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Opera stars teach master classes, perform at Loyola

In+her+master+class+inside+Nunemaker+Hall%2C+Irini+Kyriakidou+instructs+vocal+performance+junior+Emilie+Tolley+in+performing+her+operatic+arias.+Kyriakidou+covered+how+to+arrive+at+more+clear+vocals+to+achieve+a+preciser+sound.+Photo+credit%3A+Tasja+Demel
In her master class inside Nunemaker Hall, Irini Kyriakidou instructs vocal performance junior Emilie Tolley in performing her operatic arias. Kyriakidou covered how to arrive at more clear vocals to achieve a preciser sound. Photo credit: Tasja Demel

In her master class inside Nunemaker Hall, Irini Kyriakidou instructs vocal performance junior Emilie Tolley in performing her operatic arias. Kyriakidou covered how to arrive at more clear vocals to achieve a preciser sound. Photo credit: Tasja Demel

In her master class inside Nunemaker Hall, Irini Kyriakidou instructs vocal performance junior Emilie Tolley in performing her operatic arias. Kyriakidou covered how to arrive at more clear vocals to achieve a preciser sound. Photo credit: Tasja Demel

Jamal Melancon

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Irini Kyriakidou, the classically trained Greek soprano and international opera star, engaged Loyola students and area residents with a master class that offered coaching and training tips on performance and musical presentation to opera singers.

Kyriakidou and international opera star tenor Bryan Hymel A’01 were both expected to teach free master classes on Loyola’s campus before kicking off performances this year in Loyola’s Montage Fine and Performing Arts series on Sept. 9. Loyola Assistant Professor of Voice Dreux Montegut plans to accompany them on piano.

Montegut said most of Kyriakidou’s training and experience comes from European opera houses, but she sang with the New Orleans Opera Association here during the 2014 production of “Carmen”.

When asked in a phone interview about her initial thoughts on teaching and performing at Loyola, Kyriakidou said she and Hymel were thrilled.

“Bryan had spent many wonderful years at Loyola as a student,” Kyriakidou said.

She said that there’s a music family in New Orleans, and that having a home in the city is a long way from her native country, Greece.

“I never thought that I would leave and have my house somewhere so far like New Orleans,” Kyriakidou said.

In her own learning experience, Kyriakidou recalled how she encountered both opportunities to attend master classes by talented singers and compete in international competitions during her studies at the Maria Callas Conservatory of Athens, Greece. The conservatory hosts the International Maria Callas Grand Prix music competitions, which Kyriakidou said features a diverse jury panel for opera.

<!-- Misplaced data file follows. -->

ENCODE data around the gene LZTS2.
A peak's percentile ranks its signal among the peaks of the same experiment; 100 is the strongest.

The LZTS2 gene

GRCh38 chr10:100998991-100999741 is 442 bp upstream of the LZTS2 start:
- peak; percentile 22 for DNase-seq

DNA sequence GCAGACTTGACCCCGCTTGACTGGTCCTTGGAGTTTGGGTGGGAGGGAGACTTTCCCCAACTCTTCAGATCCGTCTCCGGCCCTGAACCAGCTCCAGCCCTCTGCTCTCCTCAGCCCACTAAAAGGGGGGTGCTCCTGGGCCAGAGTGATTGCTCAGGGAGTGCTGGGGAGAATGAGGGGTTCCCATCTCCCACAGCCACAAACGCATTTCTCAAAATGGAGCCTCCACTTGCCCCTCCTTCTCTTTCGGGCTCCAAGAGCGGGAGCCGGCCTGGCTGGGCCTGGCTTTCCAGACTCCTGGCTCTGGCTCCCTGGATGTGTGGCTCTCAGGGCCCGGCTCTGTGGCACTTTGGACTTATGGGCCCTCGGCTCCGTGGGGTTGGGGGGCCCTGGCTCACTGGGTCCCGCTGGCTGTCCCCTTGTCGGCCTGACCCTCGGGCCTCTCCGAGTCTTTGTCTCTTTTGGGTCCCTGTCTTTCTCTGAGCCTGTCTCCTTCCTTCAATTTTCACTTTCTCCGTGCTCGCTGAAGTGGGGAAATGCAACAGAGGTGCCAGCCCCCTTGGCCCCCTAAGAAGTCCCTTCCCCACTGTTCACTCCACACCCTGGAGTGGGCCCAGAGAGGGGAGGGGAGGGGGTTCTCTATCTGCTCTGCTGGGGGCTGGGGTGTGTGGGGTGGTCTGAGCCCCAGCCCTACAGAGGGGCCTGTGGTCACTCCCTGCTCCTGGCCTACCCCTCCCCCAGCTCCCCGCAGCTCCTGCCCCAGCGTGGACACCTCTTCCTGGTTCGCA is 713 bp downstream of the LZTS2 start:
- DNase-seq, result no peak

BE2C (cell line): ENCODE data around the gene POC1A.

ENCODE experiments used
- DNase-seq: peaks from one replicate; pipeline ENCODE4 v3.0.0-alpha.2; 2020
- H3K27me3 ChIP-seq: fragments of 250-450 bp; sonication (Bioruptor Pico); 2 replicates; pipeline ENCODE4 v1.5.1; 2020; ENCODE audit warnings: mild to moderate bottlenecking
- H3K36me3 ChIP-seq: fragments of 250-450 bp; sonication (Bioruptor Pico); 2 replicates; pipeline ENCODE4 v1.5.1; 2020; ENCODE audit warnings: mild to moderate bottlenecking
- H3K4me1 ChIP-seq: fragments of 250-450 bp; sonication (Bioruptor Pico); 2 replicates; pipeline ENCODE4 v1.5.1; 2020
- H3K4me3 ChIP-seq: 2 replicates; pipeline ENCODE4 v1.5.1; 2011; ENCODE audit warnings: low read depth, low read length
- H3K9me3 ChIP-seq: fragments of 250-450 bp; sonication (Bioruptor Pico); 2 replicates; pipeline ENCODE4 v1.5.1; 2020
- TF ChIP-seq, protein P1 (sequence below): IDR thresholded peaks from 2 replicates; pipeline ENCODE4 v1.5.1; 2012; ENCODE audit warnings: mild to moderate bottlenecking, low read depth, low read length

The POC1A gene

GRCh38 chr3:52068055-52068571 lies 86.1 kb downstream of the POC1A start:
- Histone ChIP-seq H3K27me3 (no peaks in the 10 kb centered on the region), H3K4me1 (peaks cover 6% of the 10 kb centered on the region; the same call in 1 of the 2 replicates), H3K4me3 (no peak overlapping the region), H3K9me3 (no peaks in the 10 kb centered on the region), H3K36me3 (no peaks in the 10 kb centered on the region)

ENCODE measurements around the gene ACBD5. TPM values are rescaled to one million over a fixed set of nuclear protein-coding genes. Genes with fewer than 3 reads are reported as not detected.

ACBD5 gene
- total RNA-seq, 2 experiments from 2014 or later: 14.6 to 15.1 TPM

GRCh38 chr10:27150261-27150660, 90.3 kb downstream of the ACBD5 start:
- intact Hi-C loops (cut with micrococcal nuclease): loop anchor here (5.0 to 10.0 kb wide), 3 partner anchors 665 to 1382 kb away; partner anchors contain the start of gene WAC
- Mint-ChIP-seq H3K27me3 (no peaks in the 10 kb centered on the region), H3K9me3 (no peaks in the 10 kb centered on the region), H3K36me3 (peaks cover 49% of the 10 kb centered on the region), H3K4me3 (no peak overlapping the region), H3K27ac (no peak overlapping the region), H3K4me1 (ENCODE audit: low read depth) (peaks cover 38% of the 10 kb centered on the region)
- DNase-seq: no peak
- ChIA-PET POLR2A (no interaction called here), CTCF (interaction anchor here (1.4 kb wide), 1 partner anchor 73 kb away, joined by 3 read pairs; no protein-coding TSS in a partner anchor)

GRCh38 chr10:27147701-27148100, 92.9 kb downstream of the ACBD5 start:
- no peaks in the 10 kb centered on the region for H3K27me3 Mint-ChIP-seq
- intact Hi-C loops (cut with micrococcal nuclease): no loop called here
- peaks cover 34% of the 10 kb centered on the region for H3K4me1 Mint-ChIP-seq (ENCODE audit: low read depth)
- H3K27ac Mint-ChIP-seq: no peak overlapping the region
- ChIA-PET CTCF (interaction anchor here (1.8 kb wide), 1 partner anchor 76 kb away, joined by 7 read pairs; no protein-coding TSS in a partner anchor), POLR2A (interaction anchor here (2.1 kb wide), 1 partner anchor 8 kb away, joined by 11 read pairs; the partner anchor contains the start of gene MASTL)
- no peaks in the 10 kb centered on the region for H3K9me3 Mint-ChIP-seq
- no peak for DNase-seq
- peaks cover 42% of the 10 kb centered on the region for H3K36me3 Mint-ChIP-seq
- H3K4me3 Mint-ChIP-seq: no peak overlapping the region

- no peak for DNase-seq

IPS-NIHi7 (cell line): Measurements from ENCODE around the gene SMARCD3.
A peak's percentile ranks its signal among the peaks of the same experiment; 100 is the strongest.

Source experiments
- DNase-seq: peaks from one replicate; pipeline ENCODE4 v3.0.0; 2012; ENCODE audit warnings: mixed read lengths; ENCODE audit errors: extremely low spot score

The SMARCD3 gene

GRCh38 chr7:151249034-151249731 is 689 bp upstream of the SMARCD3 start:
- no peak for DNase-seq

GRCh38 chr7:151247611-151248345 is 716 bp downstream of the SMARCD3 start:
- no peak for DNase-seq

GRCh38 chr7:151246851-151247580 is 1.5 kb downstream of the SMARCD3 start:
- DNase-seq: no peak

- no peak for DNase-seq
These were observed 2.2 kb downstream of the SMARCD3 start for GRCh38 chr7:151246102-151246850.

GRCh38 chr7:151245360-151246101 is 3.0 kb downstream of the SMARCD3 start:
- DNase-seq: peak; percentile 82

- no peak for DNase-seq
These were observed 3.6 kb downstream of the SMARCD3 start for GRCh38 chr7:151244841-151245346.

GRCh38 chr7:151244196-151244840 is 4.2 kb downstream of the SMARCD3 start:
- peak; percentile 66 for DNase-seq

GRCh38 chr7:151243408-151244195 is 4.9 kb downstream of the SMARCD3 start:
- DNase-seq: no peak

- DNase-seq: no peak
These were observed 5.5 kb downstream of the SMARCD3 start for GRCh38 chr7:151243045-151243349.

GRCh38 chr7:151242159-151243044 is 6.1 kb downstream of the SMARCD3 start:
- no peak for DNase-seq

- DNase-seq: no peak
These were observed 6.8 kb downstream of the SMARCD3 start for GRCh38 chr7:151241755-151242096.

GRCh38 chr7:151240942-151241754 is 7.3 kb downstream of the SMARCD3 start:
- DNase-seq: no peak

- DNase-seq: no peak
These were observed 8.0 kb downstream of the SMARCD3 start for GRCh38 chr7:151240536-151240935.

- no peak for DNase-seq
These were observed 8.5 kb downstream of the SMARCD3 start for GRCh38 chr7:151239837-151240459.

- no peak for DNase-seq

“It’s an international jury panel that is composed of directors, opera casting directors, singers and sometimes agents.”

During these voice competitions, Kyriakidou said some guests would come teach master classes at the conservatory like she taught at Loyola. Kyriakidou attended the master classes of singers Gundula Janowitz and Christa Ludwig.

“She (Gundula Janowitz) would give master classes and one of the most amazing things that I got from her and Christa Ludwig was their own experience about interpretation, presentation and how you sort of present what you are saying.”

Kyriakidou explained that master classes are not about improving one’s technique in the given time, but about learning what one can from people that are out in the field and are studying their profession, as well as working.

“Sometimes we are so into what we think is good enough. You need a third ear or third eye,” she said.

According to Montegut, junior Emilie Tolley and sophomores Emma Mountcastle, Haley Whitney and Mary Cloud were among the student vocal performance majors that participated in Kyriakidou’s master class.

“The students presented operatic arias for Ms. Kyriakidou to coach,” Montegut said. “It was an opportunity for our young singers to work with a singer of international experience to work on performing operatic arias.”

Kyriakidou said that she thought all the student singers had “amazing sensitivity” to the music. She acknowledges herself as a romantic because her parting advice to those who want to succeed as opera singers is to keep going.

“It’s so personal,” Kyriakidou said. “Singing is something with your own body, your own instrument. If you love it and you want to do it, then just go and do it.”

An Evening with Irini Kyriakidou will take place at 7:30 p.m. on Sept. 9 in the Louis J. Roussel Performance Hall, located in Loyola’s Music and Communications complex. Kyriakidou will perform in the city again with the New Orleans Opera Associaton on Oct. 7 and Oct. 9 in the production of “Don Giovanni.”

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About the Writer
Jamal Melancon, Senior Staff Writer

Jamal is a mass communication senior with a focus in journalism. Before serving on The Maroon as the Senior Staff Writer, Jamal worked as the Worldview...

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